The Steel City event alone has raised $3 million in the 10 years of its existence.
The scholarships haven’t gone to waste, either. Recipients of the Marine Corps Scholarship Foundation graduate at a 90% clip, with 40% of recipients being first-generation college students and 45% pursuing STEM degrees. On average, scholarship recipients achieve a 3.43 GPA, which trumps the national average 3.15 GPA.
“We’ve been growing that impact over time over our 60-year history, and it’s very much our desire and mission to increase that impact even further,” said Dana Mills, the Marine Corps Scholarship Foundation’s director of communications.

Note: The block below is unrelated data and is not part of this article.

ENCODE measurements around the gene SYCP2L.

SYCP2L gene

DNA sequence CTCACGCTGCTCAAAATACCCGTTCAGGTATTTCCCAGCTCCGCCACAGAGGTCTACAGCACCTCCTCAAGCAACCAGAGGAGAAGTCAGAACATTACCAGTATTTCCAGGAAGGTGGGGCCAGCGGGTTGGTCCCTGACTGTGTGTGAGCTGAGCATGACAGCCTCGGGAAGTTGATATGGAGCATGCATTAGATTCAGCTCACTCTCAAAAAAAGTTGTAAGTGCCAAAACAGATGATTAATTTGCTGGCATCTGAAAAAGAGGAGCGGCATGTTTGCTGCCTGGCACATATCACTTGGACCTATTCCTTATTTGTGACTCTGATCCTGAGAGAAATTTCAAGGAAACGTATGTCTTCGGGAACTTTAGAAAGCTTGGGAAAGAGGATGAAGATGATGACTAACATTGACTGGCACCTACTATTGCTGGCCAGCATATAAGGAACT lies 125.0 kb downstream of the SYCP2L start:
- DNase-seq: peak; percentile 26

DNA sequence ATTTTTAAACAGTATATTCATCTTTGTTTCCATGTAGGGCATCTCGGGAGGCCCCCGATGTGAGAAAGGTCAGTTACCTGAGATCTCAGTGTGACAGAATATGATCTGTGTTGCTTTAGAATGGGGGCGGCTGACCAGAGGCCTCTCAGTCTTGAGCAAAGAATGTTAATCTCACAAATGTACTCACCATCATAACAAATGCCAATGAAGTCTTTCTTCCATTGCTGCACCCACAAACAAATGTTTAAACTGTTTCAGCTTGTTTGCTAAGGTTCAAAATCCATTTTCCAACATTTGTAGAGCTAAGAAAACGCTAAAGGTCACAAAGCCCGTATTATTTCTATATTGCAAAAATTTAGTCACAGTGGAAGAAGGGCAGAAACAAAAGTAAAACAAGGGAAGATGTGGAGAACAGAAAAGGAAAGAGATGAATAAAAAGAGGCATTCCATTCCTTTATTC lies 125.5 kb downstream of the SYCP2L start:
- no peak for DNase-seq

According to Mills, the Semper Fidelis Award is given to those who “have demonstrated recurring commitment, ethical behavior, and a good moral compass — and decades of selfless service — to an effort which contributes to the betterment of our society.”
Bleier certainly fits the description.
Getting off the mat
He was drafted by the Steelers in the 1968 NFL/AFL Draft. Unbeknownst to Bleier at the time, he would also be drafted to the U.S. Army during his rookie season, sending him to Vietnam.
About four-and-a-half months into his service, Bleier was shot in the leg and had a grenade blow up between his legs during a fight against Vietnamese forces.
“My goal was to come back and play with the Steelers, and the primary reason is I didn’t want to give up,” Bleier said. “Part of that dream was, ‘OK, I’ve been injured. I’ve been damaged. But I’ve been injured before.’”